A few final thoughts from the ASGCA meeting at Pinehurst:
... From the you-won't-read-it-here department, my only disappointment at the architects' gathering (other than my golf game at CCNC) was what I didn't get to report on. Monday's agenda was highlighted by a panel discussion on course setup for tournament play, a well-worn subject these days but always interesting nevertheless. What made this one attractive was the all-star lineup on the panel -- the likes of Tom Marzolf of the ASGCA, Jon Scott and Steve Wenzloff from the PGA Tour, the PGA's Kerry Haigh, the USGA's Tim Moraghan and Paul Jett, CGCS, the superintendent at Pinehurst No. 2.
But, when I arrived reeling from my humbling at CCNC, I learned that the discussion would be closed to the media, at the request of the panelists, I was told. My main reaction then was this particular issue has become larger than life to the point that the principal people are now afraid someone might hear what they're saying. My reaction now is let's hope this doesn't become commonplace, especially concerning an issue that many superintendents find interesting.
That said, I managed to glean something good from the experience. I met up with another scribe banned from the event, Ron Whitten, Golf Digest's senior editor of architecture and an old acquaintenance from my newspaper sportswriting days back in Kansas. Ron complicated his hectic life a while back when he became an owner of a small golf course near Abilene, Kan. We at GCM have been thinking for some time that would make a good story. Ron and I made preliminary plans to do just that, hopefully this summer -- and you will read it here.
... Pinehurst's golf course management braintrust -- director of maintenance Brad Kocher, CGCS, and key superintendents Bob Farren, CGCS, and Jett -- are looking forward to a downturn in their activities for a while after the tumult from the 1999 and 2005 U.S. Opens. Other than pump-station renovations and miscellaneous projects, all three say this is expected to be a "quiet" year or so. I suspect that quiet for them at one of the world's busiest golf resorts has a different meaning than for the rest of us.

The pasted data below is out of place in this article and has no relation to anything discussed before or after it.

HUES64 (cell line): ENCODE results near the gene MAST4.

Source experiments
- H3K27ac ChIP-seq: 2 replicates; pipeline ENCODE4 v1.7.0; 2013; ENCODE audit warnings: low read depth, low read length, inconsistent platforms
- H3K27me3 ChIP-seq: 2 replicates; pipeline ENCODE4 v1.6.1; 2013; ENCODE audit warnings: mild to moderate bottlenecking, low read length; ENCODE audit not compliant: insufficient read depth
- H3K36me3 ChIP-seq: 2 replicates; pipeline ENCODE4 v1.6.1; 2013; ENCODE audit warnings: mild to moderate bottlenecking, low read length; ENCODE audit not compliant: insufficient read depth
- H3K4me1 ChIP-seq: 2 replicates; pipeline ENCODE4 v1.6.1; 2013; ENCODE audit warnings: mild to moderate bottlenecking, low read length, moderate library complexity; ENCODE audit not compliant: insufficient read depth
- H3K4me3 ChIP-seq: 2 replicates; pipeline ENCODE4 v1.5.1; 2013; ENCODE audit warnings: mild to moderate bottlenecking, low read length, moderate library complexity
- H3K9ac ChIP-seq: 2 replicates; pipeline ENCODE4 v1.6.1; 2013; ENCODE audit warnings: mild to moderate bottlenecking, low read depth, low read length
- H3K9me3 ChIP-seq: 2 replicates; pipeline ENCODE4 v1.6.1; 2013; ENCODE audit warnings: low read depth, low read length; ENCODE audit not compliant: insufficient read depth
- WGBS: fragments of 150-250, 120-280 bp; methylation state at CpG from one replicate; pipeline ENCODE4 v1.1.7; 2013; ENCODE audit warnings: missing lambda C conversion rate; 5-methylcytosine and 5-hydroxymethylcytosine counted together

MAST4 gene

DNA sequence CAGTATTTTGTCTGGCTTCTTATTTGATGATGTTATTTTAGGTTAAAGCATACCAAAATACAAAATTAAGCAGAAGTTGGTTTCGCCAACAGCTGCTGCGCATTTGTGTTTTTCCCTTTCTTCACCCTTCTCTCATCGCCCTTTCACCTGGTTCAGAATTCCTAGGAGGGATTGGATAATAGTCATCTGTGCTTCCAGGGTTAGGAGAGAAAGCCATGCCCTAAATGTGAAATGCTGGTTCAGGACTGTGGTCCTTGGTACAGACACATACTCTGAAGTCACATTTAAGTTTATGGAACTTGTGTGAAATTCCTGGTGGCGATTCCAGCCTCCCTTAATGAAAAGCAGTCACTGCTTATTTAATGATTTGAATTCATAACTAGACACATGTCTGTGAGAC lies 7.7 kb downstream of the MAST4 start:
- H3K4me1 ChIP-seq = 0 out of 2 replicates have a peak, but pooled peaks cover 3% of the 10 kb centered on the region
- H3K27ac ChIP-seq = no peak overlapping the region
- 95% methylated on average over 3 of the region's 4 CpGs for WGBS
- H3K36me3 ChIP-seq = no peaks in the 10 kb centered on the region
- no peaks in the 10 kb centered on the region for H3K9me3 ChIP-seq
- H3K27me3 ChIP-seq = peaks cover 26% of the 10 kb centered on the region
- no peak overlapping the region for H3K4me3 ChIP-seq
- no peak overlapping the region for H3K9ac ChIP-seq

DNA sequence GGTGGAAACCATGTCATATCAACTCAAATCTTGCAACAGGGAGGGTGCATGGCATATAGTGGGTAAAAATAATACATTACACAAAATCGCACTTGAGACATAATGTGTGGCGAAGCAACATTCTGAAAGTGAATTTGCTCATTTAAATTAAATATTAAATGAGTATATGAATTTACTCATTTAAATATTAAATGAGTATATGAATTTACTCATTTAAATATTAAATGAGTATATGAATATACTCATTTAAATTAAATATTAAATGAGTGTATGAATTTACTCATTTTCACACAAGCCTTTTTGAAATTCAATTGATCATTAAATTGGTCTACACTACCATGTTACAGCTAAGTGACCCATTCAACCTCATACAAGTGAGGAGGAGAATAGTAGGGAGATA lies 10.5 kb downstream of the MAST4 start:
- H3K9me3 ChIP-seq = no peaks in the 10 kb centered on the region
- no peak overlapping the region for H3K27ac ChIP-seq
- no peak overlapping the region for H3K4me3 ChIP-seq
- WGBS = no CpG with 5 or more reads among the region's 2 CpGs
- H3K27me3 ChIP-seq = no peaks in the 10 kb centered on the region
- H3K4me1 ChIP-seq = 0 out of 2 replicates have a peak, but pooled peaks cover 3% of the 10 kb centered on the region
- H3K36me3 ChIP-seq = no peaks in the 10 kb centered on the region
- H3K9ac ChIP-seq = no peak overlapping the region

... Jim Awtrey was a gracious recipient of the ASGCA's highest honor, the Donald Ross Award, and offered up one of the better acceptance speeches than is usually heard at these sort of functions. Saying "the muzzle is off" after retiring from more than three decades with the PGA of America, Awtrey indeed let his hair down on a number of subjects, including a run at what the aforementioned panelists the next day didn't want to talk about in public.
While his comments will be covered more fully in the Front Nine section of the May GCM, here's a couple of small nuggets from Awtrey, whose positions with the PGA over the years included Championship tournament manager, executive director and CEO:
"Through the agronomic changes that have been made in golf we've moved to an era of perfect. Well, perfect in today's tournament golf is up, down and back -- the rough is up, the greens are down and the tees are back."
"Par is the enemy of the modern majors, and it might be the albatross of modern architecture."
"If you want less red (on the scoreboard), it would be simpler to adjust par than it would to do some of the things we've been doing."
Awtrey's lifetime commitment to the game began as a youngster on a Elks Lodge golf course in Oklahoma where he used to drive an old convertible loaded with beer around the course to quench the thirst of the members participating in a crabgrass-picking party. Don't you just love the myriad roots of common sense?